Platform (novel)

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Platform book cover.jpg
Cover of the U.S. paperback release of the novel.
Original titlePlateforme
Publication date

Platform (French: Plateforme) is a 2001 novel by French writer Michel Houellebecq (translated into English by Frank Wynne). It has received both great praise and great criticism, most notably for the novel's apparent condoning of sex tourism and Islamophobia. After describing Islam as "the most stupid religion" in a published interview about the book, Houellebecq was charged for inciting racial and religious hatred but the charges were ultimately dismissed, as it has been ruled that the right to free speech encompasses the right to criticize religions.[1]

The novel and its author have been deemed "prophetic" or "prescient", as the last part depicts an Islamic terrorist attack which bears strong similarities with the bombings in Bali in October 2002, about a year later (and the novel was published on 27 August 2001, a few days before the 11 September 2001 attacks).[2] A similar eery coincidence, involving Houellebecq, Islam and terrorism, would occur 13 years later, when his novel Submission, dealing with Islam again (although in a more nuanced and less confrontational way), was published on 7 January 2015, the day of the Charlie Hebdo shooting.[3]

A play in Spanish based on the book, adapted and directed by Calixto Bieito, premiered at the 2006 Edinburgh International Festival.

Plot summary[edit]

The story is the first-person narrative of a fictional character named Michel Renault, a Parisian civil servant who, after the death of his father and thanks to a hefty inheritance, engages in sexual tourism in Thailand, where he meets a travel agent named Valérie. Valerie and Renault begin an affair, and, after moving back to France, hatch a plan with Valerie's boss (who works in the travel industry in the Aurore group, an allusion to the real-life Accor group) to launch a new variety of package holiday called "friendly tourism", implicitly aimed at Europeans looking for a sexual experience whilst on vacation. Single men and women—and even couples—are to be targeted, and would vacation in specially designed "Aphrodite Clubs".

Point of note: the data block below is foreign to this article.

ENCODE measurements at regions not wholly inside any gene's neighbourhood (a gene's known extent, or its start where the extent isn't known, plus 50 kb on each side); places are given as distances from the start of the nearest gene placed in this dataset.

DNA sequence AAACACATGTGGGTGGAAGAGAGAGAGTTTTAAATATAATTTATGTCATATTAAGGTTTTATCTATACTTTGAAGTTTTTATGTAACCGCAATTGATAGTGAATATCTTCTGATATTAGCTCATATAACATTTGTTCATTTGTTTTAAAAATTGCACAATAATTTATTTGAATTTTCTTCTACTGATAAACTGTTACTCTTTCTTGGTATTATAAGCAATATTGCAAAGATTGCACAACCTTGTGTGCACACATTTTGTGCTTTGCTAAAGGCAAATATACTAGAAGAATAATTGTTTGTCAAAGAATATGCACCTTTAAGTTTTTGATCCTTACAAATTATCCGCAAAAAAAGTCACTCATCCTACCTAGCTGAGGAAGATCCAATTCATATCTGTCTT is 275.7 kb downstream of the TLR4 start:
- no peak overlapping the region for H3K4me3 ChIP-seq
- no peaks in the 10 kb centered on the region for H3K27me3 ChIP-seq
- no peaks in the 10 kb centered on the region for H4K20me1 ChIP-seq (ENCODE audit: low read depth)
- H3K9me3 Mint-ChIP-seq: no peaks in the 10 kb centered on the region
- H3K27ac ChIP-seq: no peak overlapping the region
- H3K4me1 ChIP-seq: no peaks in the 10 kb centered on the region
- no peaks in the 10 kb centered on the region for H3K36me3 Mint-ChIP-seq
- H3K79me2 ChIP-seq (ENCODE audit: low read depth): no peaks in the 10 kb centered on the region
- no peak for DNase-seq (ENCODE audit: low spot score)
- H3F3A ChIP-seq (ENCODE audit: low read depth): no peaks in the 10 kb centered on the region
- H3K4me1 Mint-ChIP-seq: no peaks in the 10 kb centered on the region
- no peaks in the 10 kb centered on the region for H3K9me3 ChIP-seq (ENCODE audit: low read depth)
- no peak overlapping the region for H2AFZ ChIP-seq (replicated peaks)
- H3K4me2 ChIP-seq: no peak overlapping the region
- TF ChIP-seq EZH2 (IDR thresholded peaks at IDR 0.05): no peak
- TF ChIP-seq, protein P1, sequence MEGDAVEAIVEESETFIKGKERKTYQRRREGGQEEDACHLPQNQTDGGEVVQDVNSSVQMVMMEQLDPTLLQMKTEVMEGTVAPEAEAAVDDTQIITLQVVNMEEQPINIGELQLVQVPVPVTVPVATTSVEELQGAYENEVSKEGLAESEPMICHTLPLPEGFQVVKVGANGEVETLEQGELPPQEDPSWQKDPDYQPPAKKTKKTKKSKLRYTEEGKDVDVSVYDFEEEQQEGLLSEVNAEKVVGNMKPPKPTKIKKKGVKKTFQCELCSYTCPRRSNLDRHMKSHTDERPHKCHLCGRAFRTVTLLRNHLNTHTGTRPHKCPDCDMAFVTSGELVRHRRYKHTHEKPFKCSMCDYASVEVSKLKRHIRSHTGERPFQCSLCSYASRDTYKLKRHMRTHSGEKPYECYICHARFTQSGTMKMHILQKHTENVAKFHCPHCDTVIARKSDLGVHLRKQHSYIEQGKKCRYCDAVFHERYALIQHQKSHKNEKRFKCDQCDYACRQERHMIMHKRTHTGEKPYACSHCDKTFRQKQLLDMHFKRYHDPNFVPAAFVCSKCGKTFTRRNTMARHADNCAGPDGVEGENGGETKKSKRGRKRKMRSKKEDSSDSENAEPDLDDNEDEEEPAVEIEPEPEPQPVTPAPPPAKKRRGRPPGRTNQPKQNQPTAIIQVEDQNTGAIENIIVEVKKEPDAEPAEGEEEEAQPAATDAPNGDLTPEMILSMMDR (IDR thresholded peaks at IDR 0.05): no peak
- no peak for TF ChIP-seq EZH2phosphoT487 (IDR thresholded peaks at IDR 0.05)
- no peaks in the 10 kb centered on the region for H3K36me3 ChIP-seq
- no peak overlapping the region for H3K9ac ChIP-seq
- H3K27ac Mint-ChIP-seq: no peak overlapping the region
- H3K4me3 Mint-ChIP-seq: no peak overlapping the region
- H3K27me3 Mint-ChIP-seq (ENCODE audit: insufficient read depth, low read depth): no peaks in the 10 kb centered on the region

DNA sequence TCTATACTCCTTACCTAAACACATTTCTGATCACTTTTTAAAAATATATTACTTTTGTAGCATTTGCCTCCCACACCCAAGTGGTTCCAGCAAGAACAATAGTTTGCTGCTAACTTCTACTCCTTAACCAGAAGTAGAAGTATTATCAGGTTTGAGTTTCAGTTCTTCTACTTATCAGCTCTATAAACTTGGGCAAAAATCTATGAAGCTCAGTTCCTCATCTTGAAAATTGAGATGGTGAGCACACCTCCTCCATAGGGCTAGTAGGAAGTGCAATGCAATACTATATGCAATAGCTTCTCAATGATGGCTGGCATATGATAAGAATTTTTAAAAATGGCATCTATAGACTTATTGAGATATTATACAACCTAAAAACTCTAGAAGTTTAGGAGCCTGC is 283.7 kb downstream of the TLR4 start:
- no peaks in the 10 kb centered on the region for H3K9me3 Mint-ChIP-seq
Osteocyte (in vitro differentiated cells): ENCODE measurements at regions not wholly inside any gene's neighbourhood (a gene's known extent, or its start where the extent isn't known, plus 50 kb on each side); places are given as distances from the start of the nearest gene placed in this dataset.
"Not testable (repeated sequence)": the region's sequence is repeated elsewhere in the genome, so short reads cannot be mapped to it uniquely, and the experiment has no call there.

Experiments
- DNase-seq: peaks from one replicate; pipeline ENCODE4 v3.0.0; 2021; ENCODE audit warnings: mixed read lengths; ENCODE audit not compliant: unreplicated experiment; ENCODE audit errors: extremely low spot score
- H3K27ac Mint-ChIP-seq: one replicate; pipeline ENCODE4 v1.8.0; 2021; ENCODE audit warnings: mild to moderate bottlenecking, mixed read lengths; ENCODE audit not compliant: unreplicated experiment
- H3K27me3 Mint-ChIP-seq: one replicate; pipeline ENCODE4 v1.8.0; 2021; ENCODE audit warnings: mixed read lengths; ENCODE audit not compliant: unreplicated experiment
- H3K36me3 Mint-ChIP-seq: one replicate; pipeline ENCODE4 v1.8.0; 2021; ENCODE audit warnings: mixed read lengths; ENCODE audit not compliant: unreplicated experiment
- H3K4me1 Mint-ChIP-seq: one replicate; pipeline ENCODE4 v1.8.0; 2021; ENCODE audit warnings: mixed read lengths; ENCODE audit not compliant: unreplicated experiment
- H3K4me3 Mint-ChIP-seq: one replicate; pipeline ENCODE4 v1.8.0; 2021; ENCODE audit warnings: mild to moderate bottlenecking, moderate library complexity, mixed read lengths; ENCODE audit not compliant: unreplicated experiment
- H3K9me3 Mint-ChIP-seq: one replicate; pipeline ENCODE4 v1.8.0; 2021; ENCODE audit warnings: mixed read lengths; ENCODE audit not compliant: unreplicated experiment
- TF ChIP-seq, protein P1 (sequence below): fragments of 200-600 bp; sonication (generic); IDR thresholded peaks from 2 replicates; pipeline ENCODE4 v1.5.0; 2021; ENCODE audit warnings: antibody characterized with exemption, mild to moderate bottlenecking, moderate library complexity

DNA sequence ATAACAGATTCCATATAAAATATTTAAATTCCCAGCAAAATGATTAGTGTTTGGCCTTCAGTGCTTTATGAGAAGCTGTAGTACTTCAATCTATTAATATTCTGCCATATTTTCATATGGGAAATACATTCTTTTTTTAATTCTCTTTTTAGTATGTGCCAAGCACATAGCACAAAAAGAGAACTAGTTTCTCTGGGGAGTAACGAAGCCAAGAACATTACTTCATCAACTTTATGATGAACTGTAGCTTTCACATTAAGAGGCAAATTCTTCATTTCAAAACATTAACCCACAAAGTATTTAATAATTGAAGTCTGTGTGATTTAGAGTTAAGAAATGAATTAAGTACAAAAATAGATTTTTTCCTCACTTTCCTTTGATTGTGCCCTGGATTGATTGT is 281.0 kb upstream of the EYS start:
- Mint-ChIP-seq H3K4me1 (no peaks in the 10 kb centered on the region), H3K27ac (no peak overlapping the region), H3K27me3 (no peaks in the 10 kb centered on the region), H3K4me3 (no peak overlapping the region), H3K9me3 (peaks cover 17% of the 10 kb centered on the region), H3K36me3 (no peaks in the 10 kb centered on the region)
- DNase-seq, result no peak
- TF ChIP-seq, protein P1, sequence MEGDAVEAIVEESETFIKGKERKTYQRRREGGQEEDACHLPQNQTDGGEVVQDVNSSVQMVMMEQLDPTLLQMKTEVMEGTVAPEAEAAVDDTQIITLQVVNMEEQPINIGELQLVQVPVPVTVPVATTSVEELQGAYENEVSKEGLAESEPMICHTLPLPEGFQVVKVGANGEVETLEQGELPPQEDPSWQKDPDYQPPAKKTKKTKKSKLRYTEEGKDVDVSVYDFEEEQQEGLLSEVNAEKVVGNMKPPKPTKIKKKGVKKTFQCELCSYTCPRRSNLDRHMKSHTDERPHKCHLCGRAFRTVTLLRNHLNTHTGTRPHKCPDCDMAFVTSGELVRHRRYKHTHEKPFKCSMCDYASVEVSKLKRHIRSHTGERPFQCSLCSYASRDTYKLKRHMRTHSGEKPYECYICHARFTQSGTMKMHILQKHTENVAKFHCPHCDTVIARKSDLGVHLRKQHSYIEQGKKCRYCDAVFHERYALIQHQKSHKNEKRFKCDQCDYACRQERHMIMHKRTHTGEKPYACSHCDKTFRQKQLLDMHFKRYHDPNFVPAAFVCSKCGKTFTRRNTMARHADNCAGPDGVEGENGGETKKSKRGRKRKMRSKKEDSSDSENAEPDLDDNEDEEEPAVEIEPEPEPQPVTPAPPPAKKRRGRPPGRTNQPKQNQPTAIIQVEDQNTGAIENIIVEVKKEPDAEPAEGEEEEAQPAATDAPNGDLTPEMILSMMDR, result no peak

Initially, the name "Venus clubs"—an allusion to the Villa Venus clubs dreamed of by Eric Veen in Vladimir Nabokov's classic Ada or Ardor—is suggested, but is rejected as being too explicit. It is decided that Thailand is the best location for the new clubs, with the advertising making it clear that Thai women would also be easily available. The tours are to be marketed predominantly to German consumers, as it is perceived that there will be less moral outrage in Germany than in France.

Michel, Valerie and her boss Jean-Yves travel to Thailand on one of their company's tours incognito and enjoy an idyllic holiday. They decide that they will move to Thailand permanently, to perpetuate the bliss they experience there. However, towards the end of their holiday, Muslim extremists commit a terrorist act in which Valérie is killed. Michel is left bereft, and at the end of the novel he travels back to Thailand to die. At this point, the reader realizes that the novel is in fact his suicide note.

See also[edit]


  1. ^ Webster, Peter (18 September 2002). "Calling Islam stupid lands author in court". The Guardian.
  2. ^ Maslin, Janet (21 July 2003). "BOOKS OF THE TIMES; Tourism, Sex and a Generous Dose of Contempt". The New York Times (in American English). ISSN 0362-4331. Retrieved 1 September 2019.
  3. ^ "Houellebecq's 'Submission': Islam and France's Malaise | World Affairs Journal". 21 November 2015. Archived from the original on 21 November 2015. Retrieved 1 September 2019.{{cite web}}: CS1 maint: unfit URL (link)

External links[edit]